New Collaborative Research Centre for Stem Cell Research
German Research Foundation to provide funding of more than 10 million euros over a period of four years
Prof. Dr. Anthony D. Ho
A new Collaborative Research Centre (SFB) for adult stem cell research at Heidelberg University will receive funding in the amount of over 10 million euros from the German Research Foundation (DFG). The DFG announced approval of the funding for a period of four years. SFB 873 is entitled “Maintenance and Differentiation of Stem Cells in Development and Disease” and encompasses 17 subprojects and three junior research groups. The teams of scientists involved are based at the Medical Faculties Heidelberg and Mannheim, the Institute of Zoology, Heidelberg University’s Centre for Molecular Biology, the Institute of Applied Mathematics and the German Cancer Research Centre (DKFZ).
Over the next four years the teams will focus on the fundamental mechanisms controlling the self-maintenance and differentiation of stem cells. Although adult stem cells were discovered over 50 years ago and have been studied intensively ever since, their fundamental regulatory mechanisms are still largely unexplained. Comparative studies are planned on model mechanisms of relevance to evolutionary biology in plants (Arabidopsis) and animals (Hydra freshwater polyp, Drosophila fruit-fly, fish, frog, mice). The principles of stem-cell control can be deciphered in simple model organisms and then projected onto more complex organisms, all the way up to humans.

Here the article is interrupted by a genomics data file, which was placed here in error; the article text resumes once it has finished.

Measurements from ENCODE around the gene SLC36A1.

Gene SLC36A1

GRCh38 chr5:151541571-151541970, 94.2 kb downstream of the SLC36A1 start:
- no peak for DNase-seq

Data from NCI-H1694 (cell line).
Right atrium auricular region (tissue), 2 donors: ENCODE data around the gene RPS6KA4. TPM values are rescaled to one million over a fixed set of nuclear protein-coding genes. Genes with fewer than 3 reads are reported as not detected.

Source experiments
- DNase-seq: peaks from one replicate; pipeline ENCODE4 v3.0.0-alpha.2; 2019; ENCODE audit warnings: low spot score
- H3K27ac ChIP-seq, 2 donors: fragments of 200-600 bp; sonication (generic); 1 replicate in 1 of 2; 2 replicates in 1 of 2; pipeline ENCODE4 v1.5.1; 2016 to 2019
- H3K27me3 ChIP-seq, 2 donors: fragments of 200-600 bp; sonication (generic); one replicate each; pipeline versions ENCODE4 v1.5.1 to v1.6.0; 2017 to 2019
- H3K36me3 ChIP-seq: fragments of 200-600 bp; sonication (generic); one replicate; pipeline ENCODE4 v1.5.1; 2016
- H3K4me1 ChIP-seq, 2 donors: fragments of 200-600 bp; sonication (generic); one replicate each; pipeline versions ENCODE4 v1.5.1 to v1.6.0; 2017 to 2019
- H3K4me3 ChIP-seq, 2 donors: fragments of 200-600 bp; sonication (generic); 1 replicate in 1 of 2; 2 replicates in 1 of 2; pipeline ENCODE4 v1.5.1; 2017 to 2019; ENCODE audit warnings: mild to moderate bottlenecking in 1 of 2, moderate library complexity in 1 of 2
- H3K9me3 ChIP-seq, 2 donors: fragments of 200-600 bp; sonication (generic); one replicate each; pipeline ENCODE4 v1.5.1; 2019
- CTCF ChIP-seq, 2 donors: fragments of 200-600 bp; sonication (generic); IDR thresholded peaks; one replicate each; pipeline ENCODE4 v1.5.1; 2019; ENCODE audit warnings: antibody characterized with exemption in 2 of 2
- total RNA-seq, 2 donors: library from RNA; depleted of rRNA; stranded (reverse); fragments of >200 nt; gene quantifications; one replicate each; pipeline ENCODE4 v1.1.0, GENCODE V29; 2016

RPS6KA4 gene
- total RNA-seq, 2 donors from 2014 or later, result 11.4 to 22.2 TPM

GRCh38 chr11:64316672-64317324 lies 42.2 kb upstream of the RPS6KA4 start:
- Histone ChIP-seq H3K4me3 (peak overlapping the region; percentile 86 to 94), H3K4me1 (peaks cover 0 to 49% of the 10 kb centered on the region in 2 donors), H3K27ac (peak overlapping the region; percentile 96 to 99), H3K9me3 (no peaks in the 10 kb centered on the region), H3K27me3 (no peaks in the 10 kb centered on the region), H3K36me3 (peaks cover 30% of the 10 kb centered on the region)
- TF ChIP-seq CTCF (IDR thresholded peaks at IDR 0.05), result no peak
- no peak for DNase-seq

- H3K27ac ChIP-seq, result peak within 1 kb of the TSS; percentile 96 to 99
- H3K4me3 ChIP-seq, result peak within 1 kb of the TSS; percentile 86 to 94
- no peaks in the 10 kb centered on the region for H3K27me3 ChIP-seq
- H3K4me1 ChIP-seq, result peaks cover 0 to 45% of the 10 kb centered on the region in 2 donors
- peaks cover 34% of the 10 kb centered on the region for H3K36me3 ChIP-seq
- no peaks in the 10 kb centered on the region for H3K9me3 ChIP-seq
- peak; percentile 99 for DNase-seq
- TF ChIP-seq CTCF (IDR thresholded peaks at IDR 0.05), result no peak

SFB 873 will be coordinated at the Medical Faculty in Heidelberg. The spokesperson is Prof. Dr. Anthony D. Ho, Medical Director of the Department of Haematology, Oncology and Rheumatology, one of the largest centres for stem cell transplantation in Germany. The “Maintenance and Differentiation of Stem Cells in Development and Disease” Collaborative Research Centre is unique in its close collaboration between basic and clinical researchers. This interaction facilitates an interdisciplinary approach to the elucidation of key elements in stem cell biology and opens up new avenues to explore in the development of future therapeutic strategies.